Kevin Rudd tells all on stoush with Turnbull over UN job

By Paul Kelly and Pamela Williams. The Australian

Kevin Rudd has revealed key ­details of four meetings with Malcolm Turnbull last year when he was encouraged in his global campaign to become UN secretary-general and accuses the Prime Minister of a breach of good faith and trust.

Mr Rudd reveals in an exclusive interview that after the Prime Minister told him in early May this year that the government would not back him, Mr Rudd continued his international campaign on the basis of a subsequent assurance by Foreign Minister Julie Bishop, who told him she had struck an agreement with Mr Turnbull for cabinet to consider the issue after the election.

Mr Rudd warns that Mr Turnbull’s decision a week ago to veto his nomination to be a candidate for the UN’s top post will damage the Prime Minister’s international standing. He says the ­decision will be seen internationally as a “monstrous intrusion” of domestic polit­ics into the process.

“I respect the fact that the Prime Minister has the right to make these decisions and that goes without question,” Mr Rudd told The Australian during a 75-minute interview.

“What I don’t respect is, having pursued this campaign for United Nations secretary-general for such a long period of time in abso­lute good faith, to then see that good faith dishonoured and trust broken.”

Mr Rudd said repeatedly that his campaign for the UN job was based on assurances from both Mr Turnbull and Ms Bishop at every stage.

Kevin Rudd says he kept campaigning after Bishop got Turnbull’s OK

“I have never had the faintest interest in engaging in a quixotic venture,” Mr Rudd said. “Anyone who knows me in life knows that is not my nature.

“It was always assumed in these conversations that the government would support me. That was the underlying assumption in all of them.”

Describing his past relationship with Mr Turnbull as a “friendship”, Mr Rudd provides intimate details of their meetings, talks and regard for each other. He believed he had a “real shot” of winning the UN’s top post. He said his prospects were “very reasonable” but that ultimately it depended on the Security Council.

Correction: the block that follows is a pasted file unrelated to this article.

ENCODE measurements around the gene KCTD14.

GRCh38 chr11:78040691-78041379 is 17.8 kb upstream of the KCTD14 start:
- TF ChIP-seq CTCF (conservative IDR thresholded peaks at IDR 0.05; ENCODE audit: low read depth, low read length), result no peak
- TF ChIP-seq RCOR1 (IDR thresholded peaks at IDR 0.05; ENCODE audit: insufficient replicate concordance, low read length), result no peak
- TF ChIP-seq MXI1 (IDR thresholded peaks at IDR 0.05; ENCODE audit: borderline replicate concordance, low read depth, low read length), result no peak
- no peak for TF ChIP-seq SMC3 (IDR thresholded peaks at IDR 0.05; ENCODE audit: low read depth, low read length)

Asked about the consequences of the Turnbull veto, Mr Rudd said: “It’s no small thing when the Prime Minister of Australia stands up and says that one of his prime ministerial predecessors is unsuitable to be considered as a candid­ate for UN secretary-general.

“I think, though, in the counsels of the world, that will reflect poorly on him. I think it will.

“I’m no perfect candidate. I’ve got skills, I’ve got background, I’ve got experience. So do a lot of other candidates.

“But what the international community finds difficult to understand is when you have such a monstrous intrusion of domestic politics so as to prevent one of your own from actually competing on the international stage.”

The most potentially explosive section of the interview concerns the dealings and trust between Mr Turnbull and Ms Bishop.

Mr Rudd reveals that during their May 1 phone call — before the election and after Mr Turnbull told him his candidature would not be supported — Mr Rudd challenged the Prime Minister to take the issue to cabinet immed­iately and said that, if defeated, he would go public and “defend my actions taken in good faith”.

Mr Rudd says Ms Bishop then played the role of “conciliator” and came up with “this quite ­remarkable proposal” for cabinet to consider the matter post-elect­ion. Ms Bishop assured Mr Rudd that her compromise had the “genuine support” of Mr Turnbull — a critical assurance.

As a result, Mr Rudd continued his global campaign despite having being already told by Mr Turnbull that his candidature was not being supported.

Mr Rudd praises Ms Bishop for her support and professionalism and blames Mr Turnbull exclusively for the decision and its consequences.

“If at any stage Foreign Minister Bishop had reached a judgment that the candidature was no longer capable of being supported in Australia, I know her well enough to know she would simply have told me in black and white,” Mr Rudd said.

Telling his story as a narrative, Mr Rudd said that after the Abbott­-led Coalition was elected in 2013 he had talks with Ms ­Bishop, who asked the question: would he pursue the UN issue?

Mr Rudd said: “I said at that stage it depended upon the question of the government’s support and Foreign Minister Bishop was encouraging and indicated I should go and speak to other countries around the world about their level of interest about my candidature. So, on and off during the course of 2014, through Foreign Minister Bishop I kept in touch with how those representations were going.

“With then (communications) minister Turnbull, those discussions were part of what I would ­describe as our general social conversation. But we had concrete conversations about this during the course of 2015 and these were all around my interest in the position and whether there would be international support for it and, of course, Mr Turnbull’s encouragement of that.”